India has a culinary culture unique to
it, consisting of the tradition of vegetarianism. India may have been
vegetarian during the Mohenjodaro and Harappa civilizations.
This cuisine may have been reinstated in India during the 2nd century
B.C by Emperor Ashoka.
We do know that the Aryans who migrated to India, and took control of
Northern India, were meat eating people.
During the ancient Aryan Vedic period meat was consumed regularly
after an animal sacrifice to the Gods. This changed with the rise of
Buddhisim and Jainism, the founders of which preached the principle of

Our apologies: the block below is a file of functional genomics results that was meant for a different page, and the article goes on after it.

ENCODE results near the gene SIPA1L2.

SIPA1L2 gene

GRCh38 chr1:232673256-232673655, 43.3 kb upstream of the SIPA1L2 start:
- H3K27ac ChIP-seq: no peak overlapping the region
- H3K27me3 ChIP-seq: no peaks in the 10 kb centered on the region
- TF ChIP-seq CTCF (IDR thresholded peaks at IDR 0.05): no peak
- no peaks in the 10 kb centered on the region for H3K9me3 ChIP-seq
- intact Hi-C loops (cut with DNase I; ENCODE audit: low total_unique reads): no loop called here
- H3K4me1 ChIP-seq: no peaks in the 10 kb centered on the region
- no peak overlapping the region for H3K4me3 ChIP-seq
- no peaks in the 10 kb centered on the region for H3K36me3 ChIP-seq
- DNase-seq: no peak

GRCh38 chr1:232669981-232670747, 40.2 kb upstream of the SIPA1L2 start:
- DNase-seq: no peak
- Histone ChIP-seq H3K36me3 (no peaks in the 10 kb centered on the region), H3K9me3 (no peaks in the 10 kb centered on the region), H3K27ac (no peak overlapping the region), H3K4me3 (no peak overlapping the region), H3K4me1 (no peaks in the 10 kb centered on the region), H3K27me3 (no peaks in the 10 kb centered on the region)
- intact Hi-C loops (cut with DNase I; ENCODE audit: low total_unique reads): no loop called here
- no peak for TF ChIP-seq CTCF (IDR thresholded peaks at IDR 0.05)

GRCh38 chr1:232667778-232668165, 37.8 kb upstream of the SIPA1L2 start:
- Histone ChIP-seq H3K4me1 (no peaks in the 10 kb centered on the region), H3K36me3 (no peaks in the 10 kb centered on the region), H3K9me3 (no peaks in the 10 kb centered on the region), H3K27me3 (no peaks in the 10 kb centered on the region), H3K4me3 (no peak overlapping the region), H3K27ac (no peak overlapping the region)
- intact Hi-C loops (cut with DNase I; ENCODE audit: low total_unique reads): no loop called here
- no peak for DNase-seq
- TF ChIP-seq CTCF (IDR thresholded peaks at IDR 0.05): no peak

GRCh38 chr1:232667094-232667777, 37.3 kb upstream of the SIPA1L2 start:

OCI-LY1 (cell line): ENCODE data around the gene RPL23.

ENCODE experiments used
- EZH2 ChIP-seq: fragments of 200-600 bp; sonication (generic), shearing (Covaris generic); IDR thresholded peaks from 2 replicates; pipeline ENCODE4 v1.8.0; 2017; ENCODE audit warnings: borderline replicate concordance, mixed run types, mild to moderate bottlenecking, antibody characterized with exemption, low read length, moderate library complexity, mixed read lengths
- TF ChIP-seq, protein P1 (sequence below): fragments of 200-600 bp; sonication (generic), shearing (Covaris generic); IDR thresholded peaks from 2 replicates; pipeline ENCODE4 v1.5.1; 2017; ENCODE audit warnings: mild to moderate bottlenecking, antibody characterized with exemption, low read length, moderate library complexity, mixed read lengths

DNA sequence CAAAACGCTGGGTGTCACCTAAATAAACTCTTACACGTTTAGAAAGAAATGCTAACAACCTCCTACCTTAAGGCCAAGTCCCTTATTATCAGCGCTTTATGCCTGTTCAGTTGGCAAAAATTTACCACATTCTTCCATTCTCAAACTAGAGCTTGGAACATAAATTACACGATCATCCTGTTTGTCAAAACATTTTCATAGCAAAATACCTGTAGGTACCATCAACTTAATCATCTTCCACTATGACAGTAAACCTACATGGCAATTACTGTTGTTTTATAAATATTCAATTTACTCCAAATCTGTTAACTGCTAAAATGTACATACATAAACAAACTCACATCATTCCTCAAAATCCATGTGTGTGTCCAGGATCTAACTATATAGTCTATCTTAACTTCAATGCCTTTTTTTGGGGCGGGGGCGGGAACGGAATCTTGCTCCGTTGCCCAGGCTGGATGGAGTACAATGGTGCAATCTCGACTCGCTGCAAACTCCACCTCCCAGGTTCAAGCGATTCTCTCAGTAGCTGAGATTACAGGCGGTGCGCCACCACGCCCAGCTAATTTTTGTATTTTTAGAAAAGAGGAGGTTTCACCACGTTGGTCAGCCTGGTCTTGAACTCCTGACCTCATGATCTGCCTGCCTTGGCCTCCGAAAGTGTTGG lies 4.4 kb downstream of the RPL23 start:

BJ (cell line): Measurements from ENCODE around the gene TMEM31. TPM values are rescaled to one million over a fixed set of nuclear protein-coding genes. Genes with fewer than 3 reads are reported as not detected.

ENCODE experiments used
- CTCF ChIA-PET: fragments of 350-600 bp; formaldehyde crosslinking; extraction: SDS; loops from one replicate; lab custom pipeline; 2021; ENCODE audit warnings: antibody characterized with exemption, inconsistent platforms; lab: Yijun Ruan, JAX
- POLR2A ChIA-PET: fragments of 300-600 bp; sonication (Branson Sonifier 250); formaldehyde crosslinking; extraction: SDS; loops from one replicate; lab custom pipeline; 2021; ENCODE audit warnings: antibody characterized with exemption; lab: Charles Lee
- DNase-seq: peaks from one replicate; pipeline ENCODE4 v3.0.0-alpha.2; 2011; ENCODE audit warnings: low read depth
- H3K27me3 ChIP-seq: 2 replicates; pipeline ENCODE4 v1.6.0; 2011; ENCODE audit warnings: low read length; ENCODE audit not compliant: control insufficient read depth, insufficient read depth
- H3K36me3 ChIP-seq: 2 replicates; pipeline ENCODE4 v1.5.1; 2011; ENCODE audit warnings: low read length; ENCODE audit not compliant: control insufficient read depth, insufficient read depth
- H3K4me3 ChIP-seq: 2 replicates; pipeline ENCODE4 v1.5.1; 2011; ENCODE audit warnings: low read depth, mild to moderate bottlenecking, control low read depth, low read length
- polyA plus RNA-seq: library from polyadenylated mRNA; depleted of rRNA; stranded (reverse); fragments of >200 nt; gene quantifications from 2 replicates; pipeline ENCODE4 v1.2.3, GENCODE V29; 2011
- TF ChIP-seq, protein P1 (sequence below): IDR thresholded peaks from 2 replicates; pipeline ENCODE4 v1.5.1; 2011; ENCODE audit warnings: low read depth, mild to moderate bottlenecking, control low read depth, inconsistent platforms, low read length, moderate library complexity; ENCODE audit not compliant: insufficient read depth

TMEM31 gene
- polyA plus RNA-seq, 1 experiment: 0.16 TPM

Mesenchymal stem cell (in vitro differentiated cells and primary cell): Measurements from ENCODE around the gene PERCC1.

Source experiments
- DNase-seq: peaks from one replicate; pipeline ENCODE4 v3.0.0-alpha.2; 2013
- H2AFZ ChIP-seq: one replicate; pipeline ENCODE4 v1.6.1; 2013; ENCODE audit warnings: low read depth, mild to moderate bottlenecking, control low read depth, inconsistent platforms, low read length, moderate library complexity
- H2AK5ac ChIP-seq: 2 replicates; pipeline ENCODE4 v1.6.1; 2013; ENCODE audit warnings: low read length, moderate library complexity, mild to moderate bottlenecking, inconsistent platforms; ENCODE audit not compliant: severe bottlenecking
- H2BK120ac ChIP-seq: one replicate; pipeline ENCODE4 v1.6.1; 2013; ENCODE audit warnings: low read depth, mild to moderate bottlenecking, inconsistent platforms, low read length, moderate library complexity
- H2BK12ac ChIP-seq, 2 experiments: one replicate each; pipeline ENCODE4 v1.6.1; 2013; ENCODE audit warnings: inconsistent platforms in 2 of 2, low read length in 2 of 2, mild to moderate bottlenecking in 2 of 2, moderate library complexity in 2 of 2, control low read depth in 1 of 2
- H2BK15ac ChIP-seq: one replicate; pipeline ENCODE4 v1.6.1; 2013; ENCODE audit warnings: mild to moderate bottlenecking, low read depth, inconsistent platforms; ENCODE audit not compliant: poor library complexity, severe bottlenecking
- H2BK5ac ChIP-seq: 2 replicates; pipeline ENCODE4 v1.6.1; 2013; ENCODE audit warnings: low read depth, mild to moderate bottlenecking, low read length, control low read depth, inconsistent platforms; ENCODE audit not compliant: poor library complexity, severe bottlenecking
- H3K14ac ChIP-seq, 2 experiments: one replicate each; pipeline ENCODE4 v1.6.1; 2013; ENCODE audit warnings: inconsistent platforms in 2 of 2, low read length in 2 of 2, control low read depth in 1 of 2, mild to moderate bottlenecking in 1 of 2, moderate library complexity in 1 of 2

ahimsa or ‘non-violence’.
The Brahman priests, who conducted animal sacrifices as offerings to
God, also began to appreciate this Buddhist/Jain sentiment as it swept
India. They began to embrace ahimsa by following a vegetarian diet and
regarding it as superior to the Brahminical ideas of animal sacrifice.
Meat was consumed only after the animal was sacrificed to the gods.
Among the animals that were sacrificed in Vedic times was the cow, which
is considered taboo in the Hinduism of today.